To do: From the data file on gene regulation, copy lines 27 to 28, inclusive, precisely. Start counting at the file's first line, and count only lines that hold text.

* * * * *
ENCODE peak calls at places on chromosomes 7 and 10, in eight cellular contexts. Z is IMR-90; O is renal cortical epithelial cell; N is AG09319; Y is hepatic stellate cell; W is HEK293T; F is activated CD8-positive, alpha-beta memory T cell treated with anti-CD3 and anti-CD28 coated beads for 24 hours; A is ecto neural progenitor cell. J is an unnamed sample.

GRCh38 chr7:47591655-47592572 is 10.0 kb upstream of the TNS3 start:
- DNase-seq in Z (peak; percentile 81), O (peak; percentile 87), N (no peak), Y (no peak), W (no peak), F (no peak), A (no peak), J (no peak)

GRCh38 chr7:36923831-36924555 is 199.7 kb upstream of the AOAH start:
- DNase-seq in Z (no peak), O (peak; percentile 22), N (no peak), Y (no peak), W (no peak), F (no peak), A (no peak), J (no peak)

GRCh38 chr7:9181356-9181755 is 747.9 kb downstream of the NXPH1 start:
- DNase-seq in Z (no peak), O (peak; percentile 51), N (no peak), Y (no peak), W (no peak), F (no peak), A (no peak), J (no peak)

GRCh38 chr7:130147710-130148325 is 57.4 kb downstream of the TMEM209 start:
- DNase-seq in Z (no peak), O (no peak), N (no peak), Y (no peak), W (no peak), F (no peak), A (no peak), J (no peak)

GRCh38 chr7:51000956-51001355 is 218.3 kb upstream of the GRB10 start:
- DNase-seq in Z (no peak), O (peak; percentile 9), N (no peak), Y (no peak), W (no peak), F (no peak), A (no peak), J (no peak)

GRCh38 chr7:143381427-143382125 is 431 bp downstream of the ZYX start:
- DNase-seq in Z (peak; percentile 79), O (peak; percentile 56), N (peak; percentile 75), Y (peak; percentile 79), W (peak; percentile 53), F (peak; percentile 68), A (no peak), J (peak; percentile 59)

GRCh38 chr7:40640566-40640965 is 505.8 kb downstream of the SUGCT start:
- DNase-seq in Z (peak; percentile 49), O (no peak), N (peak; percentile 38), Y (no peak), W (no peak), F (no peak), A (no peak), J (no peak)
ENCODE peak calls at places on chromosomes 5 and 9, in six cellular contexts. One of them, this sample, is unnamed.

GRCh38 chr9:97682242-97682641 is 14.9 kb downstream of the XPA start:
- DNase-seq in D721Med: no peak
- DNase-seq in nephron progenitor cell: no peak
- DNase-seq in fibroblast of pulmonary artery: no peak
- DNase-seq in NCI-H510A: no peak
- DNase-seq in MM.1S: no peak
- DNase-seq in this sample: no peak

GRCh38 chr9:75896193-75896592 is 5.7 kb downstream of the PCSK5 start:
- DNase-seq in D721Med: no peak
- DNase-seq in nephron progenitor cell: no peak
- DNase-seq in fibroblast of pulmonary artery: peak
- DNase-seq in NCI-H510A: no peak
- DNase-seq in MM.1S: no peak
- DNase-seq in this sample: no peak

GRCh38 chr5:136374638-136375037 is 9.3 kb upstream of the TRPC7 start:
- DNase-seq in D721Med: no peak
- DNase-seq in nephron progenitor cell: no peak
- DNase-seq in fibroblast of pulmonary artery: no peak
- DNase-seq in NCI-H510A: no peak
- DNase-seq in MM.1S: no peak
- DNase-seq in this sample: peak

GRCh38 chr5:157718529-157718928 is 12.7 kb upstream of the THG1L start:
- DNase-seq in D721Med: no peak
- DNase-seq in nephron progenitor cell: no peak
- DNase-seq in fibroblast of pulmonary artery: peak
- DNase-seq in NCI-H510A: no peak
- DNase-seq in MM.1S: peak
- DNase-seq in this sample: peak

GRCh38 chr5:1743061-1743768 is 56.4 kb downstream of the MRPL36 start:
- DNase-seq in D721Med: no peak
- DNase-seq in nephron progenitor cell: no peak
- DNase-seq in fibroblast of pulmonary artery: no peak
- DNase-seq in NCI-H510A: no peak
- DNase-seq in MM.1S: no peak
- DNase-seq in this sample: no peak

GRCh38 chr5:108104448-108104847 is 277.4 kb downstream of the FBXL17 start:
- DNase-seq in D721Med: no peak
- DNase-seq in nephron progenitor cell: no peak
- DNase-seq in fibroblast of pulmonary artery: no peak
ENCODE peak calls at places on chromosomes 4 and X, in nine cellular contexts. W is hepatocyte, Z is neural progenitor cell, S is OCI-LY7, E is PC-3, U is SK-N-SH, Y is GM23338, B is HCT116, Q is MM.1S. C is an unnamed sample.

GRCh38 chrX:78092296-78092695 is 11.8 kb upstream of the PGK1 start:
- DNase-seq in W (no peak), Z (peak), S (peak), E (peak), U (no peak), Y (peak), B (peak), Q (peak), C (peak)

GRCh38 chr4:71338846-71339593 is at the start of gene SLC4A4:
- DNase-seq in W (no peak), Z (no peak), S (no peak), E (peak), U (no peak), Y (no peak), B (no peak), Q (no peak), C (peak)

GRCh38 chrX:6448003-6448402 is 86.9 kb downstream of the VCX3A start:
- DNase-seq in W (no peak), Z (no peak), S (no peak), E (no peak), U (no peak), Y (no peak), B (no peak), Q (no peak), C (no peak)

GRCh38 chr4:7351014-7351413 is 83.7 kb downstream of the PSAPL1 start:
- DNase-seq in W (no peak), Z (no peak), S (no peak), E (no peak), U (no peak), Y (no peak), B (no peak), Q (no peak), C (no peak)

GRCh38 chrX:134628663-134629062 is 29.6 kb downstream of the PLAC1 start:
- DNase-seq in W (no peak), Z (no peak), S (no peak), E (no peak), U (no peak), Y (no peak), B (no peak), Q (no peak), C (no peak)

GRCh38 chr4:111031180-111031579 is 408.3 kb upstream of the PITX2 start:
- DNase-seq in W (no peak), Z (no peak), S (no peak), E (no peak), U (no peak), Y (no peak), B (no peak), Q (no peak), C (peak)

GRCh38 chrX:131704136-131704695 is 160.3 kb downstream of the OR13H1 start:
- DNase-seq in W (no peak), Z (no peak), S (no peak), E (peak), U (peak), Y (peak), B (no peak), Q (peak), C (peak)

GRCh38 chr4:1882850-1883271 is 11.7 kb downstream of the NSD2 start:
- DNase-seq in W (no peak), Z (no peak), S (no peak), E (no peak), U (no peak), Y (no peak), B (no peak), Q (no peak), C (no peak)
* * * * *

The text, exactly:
- DNase-seq in fibroblast of pulmonary artery: peak
- DNase-seq in NCI-H510A: no peak